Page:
Flashcards in Microcirculation and Oedema Deck (20)
What are the three layers of blood vessel walls?
Tunica intima, media and adventitia (outer layer)
Describe continuous capillaries
Least permeable (have tight junctions) and have a sealed endothelium and continuous basement membrane
Describe the two subtypes of continuous capillaries
Those with numerous transport vesicles (caveolae) - primarily found in skeletal muscle, lungs, gonads and skin AND those with few vesicles - primarily found in the CNS (BBB)
Describe fenestrated capillaries
Have small circular pores in endothelium, have continuous basement membrane and permit relatively free passage of salts and water - found in tissues specialised for bulk fluid exchange
Where are fenestrated capillaries primarily located?
Exocrine glands, intestines, pancreas and glomeruli (involved in bulk fluid exchange)
Describe sinusoidal/discontinuous capillaries
Highest permeability, have large openinings in endothelium which allow red and white blood cells and several serum proteins to pass, has a discontinuous basement membrane
Where are sinusoidal/discontinuous capillaries primarily located?
Liver, spleen and bone marrow
Describe how movement is facilitated across a capillary
Diffusion by lipid-soluble substances (oxygen, carbon dioxide and anaesthetics), movement through intercellular clefts (water-soluble substances), movement through fenestrations (water-soluble substances) and transport via vesicles or cavaeolae for large substances
How do you calculate net filtration pressure along a capillary?
(hydrostatic pressure of capillary - hydrostatic pressure of interstitial fluid) - (capillary osmotic pressure - interstitial fluid osmotic pressure)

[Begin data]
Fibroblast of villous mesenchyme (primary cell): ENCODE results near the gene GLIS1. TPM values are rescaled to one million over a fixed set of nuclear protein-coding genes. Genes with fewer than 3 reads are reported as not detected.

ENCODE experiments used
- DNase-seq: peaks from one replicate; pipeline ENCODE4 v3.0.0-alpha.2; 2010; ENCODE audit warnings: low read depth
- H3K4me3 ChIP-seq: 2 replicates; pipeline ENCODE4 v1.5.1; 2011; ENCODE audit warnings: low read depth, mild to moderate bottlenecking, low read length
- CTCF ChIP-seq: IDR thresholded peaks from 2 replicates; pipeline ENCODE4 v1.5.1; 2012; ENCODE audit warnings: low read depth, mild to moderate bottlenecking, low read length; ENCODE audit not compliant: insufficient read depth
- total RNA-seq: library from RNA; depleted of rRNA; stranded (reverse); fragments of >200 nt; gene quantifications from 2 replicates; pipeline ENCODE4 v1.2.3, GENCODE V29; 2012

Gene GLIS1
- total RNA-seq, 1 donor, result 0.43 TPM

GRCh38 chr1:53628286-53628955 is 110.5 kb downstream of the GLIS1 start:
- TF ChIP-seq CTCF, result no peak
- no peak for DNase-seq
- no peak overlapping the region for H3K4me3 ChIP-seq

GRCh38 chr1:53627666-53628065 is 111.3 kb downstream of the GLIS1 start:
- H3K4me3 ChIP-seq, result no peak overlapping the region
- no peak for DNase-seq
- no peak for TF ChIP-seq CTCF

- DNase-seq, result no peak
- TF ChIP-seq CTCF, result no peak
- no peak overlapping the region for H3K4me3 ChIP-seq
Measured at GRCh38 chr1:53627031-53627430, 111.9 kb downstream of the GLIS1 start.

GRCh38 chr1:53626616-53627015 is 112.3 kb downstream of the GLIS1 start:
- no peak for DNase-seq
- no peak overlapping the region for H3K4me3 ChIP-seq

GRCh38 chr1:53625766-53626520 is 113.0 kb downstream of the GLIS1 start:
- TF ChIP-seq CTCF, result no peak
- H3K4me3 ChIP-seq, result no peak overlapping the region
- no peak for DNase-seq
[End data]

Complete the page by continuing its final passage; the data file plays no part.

Describe the net filtration pressure of the lungs
The NFP is positive to ensure fluid is present to keep lungs damp (involves fluid moving out of capillaries and into lung tissue)
Describe water movement from the arterial to venous end of a capillary
At the arterial end, NFP is positive, so water is forced out of capillary in filtration, whereas at the venous end the NFP is negative so water is pulled into the capillary in reabsorption.
Why is there water reabsorption at the venous end of the capillary?
Plasma protein can't leave the capillary, so they exert an osmotic pressure which tends to draw fluid into the capillary when the hydrostatic pressure is lesser
What happens to any surplus interstitial fluid?
Taken up by the lymph ducts or produces oedema, but will eventually be returned to the circulation
Describe lymphatic capillaries
Specialised vessels that are made up of an endothelium with large intracellular gaps and surrounded by a permeable basement membrane which contains one-way valves to ensure lymph only travels away from tissues
Describe the flow into the lymphatic system
Plasma flow through capillary beds --> net movement of water from capillaries into interstitial space --> net movement of fluid entering lymph capillaries --> water reabsorbed into circulation at the lymph nodes and lymph is also returned to circulation at the subclavian veins
What is oedema?
Fluid retention, it occurs where there it too much interstitial fluid in the tissues, causing swelling to occur in the affected area and can be caused by increased secretion of fluid into the interstitium or impaired removal of this fluid will cause oedema
What are the causes of oedema?
Increased secretion of fluid into the interstitium or impaired removal of this fluid
How may prolonged standing lead to oedema?
Causes increased venous pressure in the legs --> oedema in the ankles etc.
How can increased capillary permeability lead to oedema?
Allows water to flow more freely and allows protein to leave the vessel more easily --> reduces the oncotic pressure and causes more fluid to enter the interstitial space (occurs in vascular damage e.g. burns, trauma and inflammation)